True Kaizen is a Journey not a Destination

When beginning your Lean journey, it is important to embrace the philosophy, not just the techniques. A coworker of mine was talking with a plant manager who was just starting to study Lean and he kept asking her, “How many Kaizens should my employees be doing each day? Five? Eight?” She very patiently explained to him that the number of Kaizens is not the goal, the goal is continuous improvement.

When Taiichi Ohno, one of the first Lean thinkers, was removing waste from the Toyota factories, he was relentless in his pursuit of continuous improvement. One of his first goals was to reduce change over time, the amount of time spent switching from producing one type of car to another. When he started, it would take the facility four hours to change over, he set about cutting it down. The workers objected but he was firm and by eliminating wasteful processes, he was able to reduce the change over time in half. The workers cheered but Taiichi Ohno soon came back and said that they needed to reduce the change over time to ten minutes.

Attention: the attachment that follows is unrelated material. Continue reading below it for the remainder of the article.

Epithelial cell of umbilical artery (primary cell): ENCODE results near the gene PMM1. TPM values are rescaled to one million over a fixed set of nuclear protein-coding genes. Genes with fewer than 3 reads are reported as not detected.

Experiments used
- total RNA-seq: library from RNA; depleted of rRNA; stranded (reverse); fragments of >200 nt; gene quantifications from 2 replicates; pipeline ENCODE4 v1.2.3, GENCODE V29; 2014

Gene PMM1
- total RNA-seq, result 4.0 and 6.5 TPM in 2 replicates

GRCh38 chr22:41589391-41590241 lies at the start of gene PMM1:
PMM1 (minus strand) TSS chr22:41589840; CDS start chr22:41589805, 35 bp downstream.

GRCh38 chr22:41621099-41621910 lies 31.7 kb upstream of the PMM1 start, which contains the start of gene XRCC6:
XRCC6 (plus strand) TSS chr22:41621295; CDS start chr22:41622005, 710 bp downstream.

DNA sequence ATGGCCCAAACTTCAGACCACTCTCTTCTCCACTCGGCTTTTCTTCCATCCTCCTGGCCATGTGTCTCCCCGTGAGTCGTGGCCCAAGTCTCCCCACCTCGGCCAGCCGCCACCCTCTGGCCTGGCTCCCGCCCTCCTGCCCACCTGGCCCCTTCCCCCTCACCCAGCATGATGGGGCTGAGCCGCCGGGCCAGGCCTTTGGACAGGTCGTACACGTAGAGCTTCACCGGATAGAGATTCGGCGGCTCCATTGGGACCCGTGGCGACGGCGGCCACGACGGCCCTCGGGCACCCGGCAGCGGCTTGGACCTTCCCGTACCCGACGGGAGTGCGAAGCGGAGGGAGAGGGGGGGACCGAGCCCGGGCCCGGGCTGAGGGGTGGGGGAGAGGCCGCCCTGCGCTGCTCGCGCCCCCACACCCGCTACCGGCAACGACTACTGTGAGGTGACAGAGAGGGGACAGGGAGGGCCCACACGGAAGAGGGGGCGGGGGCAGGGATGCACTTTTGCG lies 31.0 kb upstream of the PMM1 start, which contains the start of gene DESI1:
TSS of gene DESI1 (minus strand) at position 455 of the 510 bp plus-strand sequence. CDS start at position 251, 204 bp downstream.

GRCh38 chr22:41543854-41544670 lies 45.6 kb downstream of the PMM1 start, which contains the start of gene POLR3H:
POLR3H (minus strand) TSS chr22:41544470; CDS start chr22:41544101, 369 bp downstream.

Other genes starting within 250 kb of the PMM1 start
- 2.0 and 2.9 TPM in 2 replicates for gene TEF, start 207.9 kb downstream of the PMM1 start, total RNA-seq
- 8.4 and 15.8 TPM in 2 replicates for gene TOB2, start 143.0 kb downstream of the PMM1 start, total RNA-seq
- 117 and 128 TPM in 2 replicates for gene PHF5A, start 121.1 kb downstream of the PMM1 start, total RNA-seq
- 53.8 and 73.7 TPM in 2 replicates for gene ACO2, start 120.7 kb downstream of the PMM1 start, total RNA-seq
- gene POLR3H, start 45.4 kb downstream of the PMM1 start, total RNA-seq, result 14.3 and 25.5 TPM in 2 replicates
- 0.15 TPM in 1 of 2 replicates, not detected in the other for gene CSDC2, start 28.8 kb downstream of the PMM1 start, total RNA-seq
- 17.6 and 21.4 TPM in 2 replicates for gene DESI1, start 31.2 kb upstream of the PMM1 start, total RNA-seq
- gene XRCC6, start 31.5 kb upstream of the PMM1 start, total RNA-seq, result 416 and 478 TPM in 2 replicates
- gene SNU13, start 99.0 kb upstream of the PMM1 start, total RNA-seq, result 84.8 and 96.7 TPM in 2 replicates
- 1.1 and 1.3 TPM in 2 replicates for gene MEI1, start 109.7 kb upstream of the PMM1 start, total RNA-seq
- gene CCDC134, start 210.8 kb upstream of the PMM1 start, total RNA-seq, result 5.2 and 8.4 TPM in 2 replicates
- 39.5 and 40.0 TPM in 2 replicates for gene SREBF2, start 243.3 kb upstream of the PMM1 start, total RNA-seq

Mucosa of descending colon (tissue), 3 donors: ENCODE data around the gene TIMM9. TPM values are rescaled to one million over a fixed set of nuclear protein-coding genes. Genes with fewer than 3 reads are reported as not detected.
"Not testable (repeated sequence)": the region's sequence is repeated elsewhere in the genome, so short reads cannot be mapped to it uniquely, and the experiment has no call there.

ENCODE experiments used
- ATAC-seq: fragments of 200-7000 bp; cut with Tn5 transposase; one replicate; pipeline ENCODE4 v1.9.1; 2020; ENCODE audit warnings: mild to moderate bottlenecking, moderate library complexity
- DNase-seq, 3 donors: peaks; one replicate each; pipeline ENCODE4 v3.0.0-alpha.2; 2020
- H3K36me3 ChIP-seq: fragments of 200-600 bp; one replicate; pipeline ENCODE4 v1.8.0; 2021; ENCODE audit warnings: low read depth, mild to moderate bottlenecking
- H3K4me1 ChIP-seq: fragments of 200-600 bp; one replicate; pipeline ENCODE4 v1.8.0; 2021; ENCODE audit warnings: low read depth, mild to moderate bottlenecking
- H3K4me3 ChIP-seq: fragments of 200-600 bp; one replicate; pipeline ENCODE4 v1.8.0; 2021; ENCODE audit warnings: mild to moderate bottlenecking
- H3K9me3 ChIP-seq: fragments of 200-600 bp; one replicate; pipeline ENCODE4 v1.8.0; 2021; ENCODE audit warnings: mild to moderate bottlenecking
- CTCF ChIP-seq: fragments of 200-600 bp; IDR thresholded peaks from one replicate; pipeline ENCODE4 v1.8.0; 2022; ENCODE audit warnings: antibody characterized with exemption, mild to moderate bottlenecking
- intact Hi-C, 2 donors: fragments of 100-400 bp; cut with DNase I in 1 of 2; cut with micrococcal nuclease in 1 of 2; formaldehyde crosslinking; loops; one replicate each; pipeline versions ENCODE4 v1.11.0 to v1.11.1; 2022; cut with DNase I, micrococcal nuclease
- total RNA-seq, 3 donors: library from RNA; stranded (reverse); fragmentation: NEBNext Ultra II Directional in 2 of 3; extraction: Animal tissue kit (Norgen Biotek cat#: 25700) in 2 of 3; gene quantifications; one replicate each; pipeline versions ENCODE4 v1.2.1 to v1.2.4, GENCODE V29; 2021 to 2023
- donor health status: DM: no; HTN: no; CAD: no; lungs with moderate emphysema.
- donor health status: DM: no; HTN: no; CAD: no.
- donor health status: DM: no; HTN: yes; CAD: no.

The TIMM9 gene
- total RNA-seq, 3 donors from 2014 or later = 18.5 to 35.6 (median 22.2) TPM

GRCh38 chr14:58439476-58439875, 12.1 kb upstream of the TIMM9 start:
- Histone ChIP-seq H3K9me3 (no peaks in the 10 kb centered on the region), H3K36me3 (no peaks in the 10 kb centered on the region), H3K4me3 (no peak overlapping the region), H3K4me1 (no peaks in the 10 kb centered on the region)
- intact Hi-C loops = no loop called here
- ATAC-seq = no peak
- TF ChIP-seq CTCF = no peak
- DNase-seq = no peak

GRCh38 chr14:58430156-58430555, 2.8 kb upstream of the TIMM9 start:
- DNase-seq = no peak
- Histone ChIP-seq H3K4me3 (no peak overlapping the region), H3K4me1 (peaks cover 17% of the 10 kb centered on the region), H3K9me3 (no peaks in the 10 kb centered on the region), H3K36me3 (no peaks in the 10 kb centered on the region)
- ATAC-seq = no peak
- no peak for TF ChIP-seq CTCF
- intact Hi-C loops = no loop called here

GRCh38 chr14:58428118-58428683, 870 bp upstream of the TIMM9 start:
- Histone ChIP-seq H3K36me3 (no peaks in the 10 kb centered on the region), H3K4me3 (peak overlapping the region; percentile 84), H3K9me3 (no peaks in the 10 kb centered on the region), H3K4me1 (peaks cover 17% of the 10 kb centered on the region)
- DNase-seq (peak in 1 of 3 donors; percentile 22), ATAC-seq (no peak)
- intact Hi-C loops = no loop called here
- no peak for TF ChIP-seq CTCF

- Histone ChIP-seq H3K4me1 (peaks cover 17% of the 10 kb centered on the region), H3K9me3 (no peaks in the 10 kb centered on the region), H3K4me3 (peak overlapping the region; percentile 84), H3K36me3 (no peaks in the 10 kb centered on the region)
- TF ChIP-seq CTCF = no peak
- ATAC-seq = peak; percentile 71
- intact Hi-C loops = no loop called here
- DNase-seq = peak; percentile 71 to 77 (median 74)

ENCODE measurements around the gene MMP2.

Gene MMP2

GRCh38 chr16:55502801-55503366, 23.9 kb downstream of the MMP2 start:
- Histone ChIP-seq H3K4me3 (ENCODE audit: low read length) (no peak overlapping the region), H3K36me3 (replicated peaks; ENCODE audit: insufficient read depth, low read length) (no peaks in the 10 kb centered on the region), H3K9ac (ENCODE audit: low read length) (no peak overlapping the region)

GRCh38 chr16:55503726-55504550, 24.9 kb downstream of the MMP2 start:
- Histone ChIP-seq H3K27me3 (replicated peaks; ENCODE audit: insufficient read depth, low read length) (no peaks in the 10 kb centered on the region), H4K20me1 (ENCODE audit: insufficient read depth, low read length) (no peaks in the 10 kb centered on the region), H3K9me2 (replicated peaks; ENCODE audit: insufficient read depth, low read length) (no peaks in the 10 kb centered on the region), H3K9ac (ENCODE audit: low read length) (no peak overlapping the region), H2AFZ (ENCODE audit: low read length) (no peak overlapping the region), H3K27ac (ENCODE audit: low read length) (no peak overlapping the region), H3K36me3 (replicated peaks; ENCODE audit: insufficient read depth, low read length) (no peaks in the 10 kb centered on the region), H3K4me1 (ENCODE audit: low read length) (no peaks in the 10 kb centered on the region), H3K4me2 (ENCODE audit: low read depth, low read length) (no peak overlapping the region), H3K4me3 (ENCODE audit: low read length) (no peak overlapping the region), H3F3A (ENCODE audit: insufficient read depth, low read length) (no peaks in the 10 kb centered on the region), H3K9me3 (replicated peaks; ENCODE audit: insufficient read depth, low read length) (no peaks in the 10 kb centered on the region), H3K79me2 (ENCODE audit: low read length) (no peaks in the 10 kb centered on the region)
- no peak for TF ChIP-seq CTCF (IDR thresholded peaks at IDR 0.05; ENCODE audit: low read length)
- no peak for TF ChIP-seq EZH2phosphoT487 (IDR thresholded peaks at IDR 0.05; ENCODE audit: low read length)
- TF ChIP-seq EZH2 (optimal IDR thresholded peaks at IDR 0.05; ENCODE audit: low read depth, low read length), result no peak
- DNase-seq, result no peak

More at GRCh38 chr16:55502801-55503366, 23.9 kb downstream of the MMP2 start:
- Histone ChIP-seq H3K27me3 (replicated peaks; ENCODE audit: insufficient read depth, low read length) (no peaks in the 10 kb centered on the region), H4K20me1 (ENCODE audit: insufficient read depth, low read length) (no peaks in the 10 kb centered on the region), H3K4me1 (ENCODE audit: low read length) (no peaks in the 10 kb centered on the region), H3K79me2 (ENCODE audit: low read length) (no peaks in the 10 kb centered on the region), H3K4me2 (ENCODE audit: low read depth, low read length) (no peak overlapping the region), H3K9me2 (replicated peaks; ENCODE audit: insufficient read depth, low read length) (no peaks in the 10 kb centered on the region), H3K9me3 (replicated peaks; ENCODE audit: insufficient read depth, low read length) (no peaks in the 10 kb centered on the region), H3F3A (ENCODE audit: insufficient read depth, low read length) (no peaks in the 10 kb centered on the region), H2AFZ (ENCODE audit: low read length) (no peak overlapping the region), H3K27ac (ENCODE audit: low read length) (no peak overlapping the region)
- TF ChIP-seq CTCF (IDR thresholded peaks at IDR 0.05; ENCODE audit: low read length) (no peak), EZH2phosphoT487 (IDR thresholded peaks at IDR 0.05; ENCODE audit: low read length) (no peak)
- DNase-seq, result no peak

You can learn more about Taiichi Ohno in our course the History of Lean. You can watch it on by clicking here or watch it on our youtube channel below:

That is at the root of the Kaizen philosophy. It is not a matter of totaling up the number of Kaizen’s necessary to get from one level of efficiency to the next, it is about taking steady small steps towards improvement. Kaizen is not about one destination that you can accomplish – it is the ongoing journey towards a Lean operation. 

March 27, 2014

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